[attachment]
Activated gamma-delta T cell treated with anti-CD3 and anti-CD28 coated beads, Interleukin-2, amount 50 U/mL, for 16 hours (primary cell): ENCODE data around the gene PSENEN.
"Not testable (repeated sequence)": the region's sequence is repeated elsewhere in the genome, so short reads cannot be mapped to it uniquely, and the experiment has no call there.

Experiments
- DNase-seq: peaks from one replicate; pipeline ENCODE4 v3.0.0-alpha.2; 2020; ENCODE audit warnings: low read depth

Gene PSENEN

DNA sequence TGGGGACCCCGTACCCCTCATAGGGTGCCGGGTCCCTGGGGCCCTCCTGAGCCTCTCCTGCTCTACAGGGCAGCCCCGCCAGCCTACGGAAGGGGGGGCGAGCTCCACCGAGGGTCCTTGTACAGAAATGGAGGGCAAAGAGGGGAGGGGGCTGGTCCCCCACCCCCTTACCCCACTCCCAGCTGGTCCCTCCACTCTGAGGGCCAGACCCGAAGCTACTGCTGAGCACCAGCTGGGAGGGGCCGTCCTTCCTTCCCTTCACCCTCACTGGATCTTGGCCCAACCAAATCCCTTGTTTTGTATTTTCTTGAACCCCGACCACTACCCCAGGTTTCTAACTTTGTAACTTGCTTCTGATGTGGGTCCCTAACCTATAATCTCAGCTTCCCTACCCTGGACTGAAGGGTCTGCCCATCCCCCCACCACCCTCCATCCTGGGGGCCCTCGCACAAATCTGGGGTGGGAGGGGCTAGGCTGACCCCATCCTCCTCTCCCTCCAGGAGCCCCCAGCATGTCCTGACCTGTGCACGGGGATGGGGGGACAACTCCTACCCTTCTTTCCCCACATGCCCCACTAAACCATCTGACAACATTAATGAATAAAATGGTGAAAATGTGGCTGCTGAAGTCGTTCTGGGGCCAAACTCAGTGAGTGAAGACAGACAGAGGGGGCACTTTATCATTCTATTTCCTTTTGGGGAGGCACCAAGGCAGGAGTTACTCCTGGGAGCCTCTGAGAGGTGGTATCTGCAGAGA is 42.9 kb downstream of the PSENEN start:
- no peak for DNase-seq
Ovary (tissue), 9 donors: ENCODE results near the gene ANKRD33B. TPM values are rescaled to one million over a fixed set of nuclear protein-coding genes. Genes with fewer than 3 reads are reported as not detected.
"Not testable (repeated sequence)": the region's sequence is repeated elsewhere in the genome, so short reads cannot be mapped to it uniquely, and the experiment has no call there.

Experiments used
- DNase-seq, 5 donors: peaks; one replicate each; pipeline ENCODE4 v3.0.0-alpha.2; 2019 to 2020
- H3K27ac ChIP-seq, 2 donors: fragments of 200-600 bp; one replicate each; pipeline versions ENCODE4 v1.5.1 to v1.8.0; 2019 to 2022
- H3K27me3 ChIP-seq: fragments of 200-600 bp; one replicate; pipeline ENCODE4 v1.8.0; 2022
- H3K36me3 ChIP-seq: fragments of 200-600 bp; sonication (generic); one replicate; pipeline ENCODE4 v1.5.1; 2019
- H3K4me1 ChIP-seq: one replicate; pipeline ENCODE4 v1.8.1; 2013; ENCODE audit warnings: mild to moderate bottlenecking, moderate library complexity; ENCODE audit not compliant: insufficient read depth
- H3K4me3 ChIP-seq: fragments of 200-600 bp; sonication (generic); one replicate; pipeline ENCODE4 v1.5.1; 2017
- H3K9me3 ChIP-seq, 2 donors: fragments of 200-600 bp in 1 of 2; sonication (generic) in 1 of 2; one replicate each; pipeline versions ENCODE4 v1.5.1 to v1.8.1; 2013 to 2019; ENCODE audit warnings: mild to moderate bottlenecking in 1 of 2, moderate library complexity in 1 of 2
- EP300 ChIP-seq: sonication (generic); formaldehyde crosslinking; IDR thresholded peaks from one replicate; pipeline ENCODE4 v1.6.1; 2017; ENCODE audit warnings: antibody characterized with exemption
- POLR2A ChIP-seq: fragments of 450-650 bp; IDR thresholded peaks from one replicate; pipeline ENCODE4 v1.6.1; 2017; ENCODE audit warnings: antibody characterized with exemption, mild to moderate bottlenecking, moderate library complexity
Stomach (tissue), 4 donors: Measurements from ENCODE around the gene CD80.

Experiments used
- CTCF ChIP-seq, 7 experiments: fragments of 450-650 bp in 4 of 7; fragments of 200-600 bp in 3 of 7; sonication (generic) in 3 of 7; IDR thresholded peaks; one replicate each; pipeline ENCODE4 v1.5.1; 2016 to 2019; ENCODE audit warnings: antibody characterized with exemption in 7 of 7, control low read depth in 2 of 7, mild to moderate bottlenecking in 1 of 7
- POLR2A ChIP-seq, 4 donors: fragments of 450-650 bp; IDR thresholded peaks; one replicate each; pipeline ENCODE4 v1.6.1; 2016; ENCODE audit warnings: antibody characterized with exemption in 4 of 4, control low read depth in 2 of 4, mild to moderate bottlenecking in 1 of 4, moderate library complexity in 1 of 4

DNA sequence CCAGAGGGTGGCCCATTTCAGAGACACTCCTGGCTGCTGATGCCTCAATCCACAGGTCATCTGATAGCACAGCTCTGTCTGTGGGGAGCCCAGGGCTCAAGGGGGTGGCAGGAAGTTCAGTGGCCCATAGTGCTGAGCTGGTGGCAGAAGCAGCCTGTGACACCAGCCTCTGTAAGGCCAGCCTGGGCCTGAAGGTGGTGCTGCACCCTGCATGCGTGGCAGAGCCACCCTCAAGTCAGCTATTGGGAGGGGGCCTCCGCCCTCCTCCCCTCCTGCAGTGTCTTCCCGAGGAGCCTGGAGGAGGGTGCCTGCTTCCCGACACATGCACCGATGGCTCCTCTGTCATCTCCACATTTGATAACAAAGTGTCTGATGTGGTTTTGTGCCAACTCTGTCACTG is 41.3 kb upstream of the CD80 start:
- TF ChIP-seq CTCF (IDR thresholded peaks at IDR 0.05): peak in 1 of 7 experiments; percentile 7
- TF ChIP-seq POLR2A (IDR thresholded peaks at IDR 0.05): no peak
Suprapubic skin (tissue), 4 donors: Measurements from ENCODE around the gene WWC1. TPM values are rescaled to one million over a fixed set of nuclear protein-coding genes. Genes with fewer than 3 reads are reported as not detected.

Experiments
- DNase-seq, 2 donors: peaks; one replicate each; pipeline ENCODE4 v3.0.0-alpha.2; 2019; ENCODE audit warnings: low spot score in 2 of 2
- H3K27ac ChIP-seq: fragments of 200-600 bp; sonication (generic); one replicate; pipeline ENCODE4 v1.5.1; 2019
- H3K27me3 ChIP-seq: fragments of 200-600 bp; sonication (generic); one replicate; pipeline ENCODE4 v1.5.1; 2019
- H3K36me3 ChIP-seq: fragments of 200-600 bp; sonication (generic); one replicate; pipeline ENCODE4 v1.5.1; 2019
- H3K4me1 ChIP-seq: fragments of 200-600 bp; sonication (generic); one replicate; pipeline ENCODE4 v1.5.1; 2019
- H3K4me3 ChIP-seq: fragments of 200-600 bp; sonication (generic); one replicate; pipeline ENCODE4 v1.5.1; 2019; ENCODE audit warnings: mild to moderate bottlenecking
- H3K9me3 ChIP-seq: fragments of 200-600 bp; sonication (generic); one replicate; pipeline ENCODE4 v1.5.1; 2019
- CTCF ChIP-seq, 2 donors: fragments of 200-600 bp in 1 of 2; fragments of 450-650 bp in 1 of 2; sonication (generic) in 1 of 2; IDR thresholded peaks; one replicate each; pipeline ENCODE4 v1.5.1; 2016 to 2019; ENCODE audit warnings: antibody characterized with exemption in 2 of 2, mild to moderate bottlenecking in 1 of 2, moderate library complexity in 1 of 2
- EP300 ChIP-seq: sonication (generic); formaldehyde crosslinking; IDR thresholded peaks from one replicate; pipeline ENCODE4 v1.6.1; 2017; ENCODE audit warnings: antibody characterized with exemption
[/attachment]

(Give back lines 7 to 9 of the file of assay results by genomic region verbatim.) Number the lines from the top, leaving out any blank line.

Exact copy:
- no peak for DNase-seq
Ovary (tissue), 9 donors: ENCODE results near the gene ANKRD33B. TPM values are rescaled to one million over a fixed set of nuclear protein-coding genes. Genes with fewer than 3 reads are reported as not detected.
"Not testable (repeated sequence)": the region's sequence is repeated elsewhere in the genome, so short reads cannot be mapped to it uniquely, and the experiment has no call there.